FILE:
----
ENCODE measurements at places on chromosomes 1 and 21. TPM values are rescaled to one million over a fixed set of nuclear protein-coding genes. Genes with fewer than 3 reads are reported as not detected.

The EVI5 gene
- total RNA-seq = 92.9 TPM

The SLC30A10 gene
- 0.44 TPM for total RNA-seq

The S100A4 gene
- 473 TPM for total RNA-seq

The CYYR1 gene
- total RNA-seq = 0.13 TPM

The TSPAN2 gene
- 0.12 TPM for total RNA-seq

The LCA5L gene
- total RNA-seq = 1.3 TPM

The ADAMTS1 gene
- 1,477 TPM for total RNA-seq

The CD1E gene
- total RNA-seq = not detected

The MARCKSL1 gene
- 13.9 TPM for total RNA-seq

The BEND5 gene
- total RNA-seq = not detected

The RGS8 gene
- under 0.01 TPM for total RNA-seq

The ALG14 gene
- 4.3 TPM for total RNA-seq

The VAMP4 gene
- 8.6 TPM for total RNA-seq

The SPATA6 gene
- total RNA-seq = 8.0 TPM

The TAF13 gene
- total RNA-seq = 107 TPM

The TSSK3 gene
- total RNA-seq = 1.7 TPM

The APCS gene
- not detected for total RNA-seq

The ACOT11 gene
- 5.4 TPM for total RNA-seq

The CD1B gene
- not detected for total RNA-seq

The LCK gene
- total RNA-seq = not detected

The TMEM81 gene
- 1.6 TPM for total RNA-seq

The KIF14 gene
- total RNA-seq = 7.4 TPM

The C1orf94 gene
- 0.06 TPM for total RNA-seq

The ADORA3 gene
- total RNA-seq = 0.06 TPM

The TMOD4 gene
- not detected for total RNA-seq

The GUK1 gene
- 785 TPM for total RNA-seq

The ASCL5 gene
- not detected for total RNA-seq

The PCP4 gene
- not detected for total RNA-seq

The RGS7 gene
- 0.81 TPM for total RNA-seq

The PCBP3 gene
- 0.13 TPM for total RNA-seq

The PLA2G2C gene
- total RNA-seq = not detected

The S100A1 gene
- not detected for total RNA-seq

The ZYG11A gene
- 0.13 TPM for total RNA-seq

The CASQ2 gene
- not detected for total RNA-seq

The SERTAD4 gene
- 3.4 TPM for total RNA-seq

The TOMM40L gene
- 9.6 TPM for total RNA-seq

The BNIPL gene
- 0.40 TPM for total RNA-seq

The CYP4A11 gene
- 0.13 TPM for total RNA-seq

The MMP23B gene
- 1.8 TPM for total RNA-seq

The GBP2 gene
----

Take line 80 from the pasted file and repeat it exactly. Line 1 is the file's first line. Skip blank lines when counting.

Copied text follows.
The GBP2 gene